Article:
Met Museum Appoints Chief Diversity Officer

The Metropolitan Museum of Art announced on Monday that it is appointing its first chief diversity officer, Lavita McMath Turner.

The search for the role started earlier this year, and the appointment comes almost exactly five months after a staff letter that urged the Met’s leaders to acknowledge “a deeply rooted logic of white supremacy and culture of systemic racism at our institution.”

Dr. Turner joins the museum after nearly 15 years in academia, fulfilling different roles at the City University of New York that often addressed issues of diversity, equity and inclusion. Before that, she spent six years at the Brooklyn Museum as a government relations officer.

“I have dedicated my career to creating equity, inclusion and community within a range of arts and culture and higher education institutions, so it is with great excitement that I accept this new position at The Met,” Dr. Turner said in a statement. “The Met is committed to ensuring that both its staff and visitors feel valued and are able to experience the Museum as a more diverse, equitable, inclusive and accessible cultural institution, goals I look forward to helping The Met achieve.”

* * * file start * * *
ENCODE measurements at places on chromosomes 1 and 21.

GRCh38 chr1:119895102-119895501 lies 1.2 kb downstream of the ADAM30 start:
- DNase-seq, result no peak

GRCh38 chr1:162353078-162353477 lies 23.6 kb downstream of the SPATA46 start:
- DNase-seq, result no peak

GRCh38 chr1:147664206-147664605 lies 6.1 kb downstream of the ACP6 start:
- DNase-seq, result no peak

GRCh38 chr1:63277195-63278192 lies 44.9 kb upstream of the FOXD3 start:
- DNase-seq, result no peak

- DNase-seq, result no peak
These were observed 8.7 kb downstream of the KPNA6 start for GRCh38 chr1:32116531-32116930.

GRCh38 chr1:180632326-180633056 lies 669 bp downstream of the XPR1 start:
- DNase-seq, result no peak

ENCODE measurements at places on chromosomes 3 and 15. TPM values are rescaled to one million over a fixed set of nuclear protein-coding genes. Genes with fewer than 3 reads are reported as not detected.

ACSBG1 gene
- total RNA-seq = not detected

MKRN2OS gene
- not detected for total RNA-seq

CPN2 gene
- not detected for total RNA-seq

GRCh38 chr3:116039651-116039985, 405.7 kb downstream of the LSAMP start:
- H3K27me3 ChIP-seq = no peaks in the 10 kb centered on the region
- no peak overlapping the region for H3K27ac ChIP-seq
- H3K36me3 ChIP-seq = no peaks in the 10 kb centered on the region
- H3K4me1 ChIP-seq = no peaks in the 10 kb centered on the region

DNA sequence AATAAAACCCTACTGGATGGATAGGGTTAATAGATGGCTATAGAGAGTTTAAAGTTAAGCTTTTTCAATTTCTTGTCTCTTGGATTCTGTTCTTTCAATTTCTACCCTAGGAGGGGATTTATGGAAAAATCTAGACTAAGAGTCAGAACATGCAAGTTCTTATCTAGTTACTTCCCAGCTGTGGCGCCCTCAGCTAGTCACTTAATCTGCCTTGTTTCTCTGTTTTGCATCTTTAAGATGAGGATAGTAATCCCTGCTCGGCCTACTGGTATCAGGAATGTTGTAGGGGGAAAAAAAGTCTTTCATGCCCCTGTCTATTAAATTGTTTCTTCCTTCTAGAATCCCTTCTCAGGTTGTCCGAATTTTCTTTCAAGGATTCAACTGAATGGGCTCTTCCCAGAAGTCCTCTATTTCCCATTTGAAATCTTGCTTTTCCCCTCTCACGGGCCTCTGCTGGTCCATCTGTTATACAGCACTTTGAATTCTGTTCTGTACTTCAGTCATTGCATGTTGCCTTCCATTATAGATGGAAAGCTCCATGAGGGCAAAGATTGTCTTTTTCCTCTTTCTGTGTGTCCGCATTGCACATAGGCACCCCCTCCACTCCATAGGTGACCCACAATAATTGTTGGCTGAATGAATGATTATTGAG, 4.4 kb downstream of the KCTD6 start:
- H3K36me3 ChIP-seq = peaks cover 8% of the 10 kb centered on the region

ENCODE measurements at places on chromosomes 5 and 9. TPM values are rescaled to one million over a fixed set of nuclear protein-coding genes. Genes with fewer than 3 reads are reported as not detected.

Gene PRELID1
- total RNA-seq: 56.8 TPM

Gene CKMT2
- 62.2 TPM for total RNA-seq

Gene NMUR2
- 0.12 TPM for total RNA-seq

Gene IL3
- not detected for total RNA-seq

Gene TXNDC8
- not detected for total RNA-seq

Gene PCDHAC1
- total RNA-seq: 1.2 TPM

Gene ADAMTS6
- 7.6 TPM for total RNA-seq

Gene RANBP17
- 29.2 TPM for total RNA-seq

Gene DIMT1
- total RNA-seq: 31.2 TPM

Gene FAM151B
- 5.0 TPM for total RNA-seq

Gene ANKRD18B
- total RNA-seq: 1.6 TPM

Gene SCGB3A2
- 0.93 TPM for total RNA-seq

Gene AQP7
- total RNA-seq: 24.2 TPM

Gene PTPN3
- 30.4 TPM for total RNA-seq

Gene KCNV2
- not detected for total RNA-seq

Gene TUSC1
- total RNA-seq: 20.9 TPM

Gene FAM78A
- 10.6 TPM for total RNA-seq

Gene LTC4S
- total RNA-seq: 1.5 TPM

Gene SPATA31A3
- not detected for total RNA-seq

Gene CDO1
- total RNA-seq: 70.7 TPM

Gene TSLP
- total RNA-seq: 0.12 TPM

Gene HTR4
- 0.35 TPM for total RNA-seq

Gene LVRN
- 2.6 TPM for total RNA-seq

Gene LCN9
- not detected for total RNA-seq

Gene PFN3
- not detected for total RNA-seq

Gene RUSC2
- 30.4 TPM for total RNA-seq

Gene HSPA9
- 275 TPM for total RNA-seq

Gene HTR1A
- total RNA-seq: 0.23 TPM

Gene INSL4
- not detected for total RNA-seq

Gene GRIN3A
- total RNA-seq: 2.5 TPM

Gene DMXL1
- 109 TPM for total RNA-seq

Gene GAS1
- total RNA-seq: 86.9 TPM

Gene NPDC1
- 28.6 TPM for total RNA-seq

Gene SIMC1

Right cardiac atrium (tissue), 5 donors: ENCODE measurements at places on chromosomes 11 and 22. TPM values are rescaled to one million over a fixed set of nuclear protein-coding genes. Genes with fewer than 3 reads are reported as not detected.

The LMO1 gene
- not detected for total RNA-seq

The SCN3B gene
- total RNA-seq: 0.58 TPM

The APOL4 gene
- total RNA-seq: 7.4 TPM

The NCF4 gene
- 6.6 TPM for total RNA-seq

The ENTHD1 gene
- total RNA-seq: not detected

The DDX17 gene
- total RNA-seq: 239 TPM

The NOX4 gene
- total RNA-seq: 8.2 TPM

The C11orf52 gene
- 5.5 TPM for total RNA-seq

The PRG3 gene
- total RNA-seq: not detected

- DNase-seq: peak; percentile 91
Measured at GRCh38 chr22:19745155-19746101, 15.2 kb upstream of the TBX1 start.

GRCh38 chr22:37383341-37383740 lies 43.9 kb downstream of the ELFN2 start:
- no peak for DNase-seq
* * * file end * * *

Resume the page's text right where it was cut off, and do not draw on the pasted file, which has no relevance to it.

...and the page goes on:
In 2017, the city presented New York’s cultural organizations with an ultimatum: Diversify your ranks or risk losing a portion of public funding. Measuring the results of that initiative has been difficult, but some museums — under public pressure from workers — have accelerated the rate of progress within their walls.

But the goals of expanding the work force during a pandemic that has shrunken most museum budgets has not been easy.

Facing an estimated $150 million loss in revenue, the Met enacted a series of cuts over the summer. That included layoffs, 48 percent of which impacted people of color when 43 percent of the museum’s total staff identified as people of color.

Other cultural institutions have faced similar challenges. At the Guggenheim Museum, executives approved a two-year diversity plan to address accusations of racism against some members of its leadership. The San Francisco Museum of Modern Art has also pledged to create its own diversity initiative, which is to be released next month.

And the Met has released its own list of 13 commitments to confronting racial injustice, including more than $10 million set aside for diversifying its collection and exhibitions. The appointment of a chief diversity officer was part of that plan.

“Lavita McMath Turner has an exceptional record of success promoting equity throughout her career in cultural and higher education institutions, and she will be a key partner in helping the Met evolve into a more inclusive place to work, visit and learn,” said Daniel H. Weiss, the museum’s chief executive. “I am greatly looking forward to working together.”

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